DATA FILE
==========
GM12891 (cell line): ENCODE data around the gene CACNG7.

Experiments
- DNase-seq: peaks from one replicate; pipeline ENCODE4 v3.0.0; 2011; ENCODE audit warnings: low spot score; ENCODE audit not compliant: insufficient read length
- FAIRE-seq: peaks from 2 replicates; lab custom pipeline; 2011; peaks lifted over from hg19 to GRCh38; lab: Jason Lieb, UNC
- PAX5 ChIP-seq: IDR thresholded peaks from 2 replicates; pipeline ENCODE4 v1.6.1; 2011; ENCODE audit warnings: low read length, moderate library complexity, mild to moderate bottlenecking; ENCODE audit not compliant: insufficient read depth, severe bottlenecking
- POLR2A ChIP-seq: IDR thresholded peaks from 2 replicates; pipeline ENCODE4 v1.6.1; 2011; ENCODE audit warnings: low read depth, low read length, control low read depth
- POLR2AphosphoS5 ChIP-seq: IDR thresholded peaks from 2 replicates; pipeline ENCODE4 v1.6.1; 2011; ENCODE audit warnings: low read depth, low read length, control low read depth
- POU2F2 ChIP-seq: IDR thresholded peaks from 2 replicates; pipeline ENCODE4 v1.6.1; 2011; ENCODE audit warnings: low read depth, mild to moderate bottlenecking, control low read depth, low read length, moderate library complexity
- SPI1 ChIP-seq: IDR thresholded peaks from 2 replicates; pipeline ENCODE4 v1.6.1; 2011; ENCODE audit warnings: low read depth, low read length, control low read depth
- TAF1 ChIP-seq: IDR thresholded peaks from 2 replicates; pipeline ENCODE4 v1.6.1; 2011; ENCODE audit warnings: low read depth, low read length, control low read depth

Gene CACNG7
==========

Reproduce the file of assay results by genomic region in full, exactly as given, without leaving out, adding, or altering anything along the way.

GM12891 (cell line): ENCODE data around the gene CACNG7.

Experiments
- DNase-seq: peaks from one replicate; pipeline ENCODE4 v3.0.0; 2011; ENCODE audit warnings: low spot score; ENCODE audit not compliant: insufficient read length
- FAIRE-seq: peaks from 2 replicates; lab custom pipeline; 2011; peaks lifted over from hg19 to GRCh38; lab: Jason Lieb, UNC
- PAX5 ChIP-seq: IDR thresholded peaks from 2 replicates; pipeline ENCODE4 v1.6.1; 2011; ENCODE audit warnings: low read length, moderate library complexity, mild to moderate bottlenecking; ENCODE audit not compliant: insufficient read depth, severe bottlenecking
- POLR2A ChIP-seq: IDR thresholded peaks from 2 replicates; pipeline ENCODE4 v1.6.1; 2011; ENCODE audit warnings: low read depth, low read length, control low read depth
- POLR2AphosphoS5 ChIP-seq: IDR thresholded peaks from 2 replicates; pipeline ENCODE4 v1.6.1; 2011; ENCODE audit warnings: low read depth, low read length, control low read depth
- POU2F2 ChIP-seq: IDR thresholded peaks from 2 replicates; pipeline ENCODE4 v1.6.1; 2011; ENCODE audit warnings: low read depth, mild to moderate bottlenecking, control low read depth, low read length, moderate library complexity
- SPI1 ChIP-seq: IDR thresholded peaks from 2 replicates; pipeline ENCODE4 v1.6.1; 2011; ENCODE audit warnings: low read depth, low read length, control low read depth
- TAF1 ChIP-seq: IDR thresholded peaks from 2 replicates; pipeline ENCODE4 v1.6.1; 2011; ENCODE audit warnings: low read depth, low read length, control low read depth

Gene CACNG7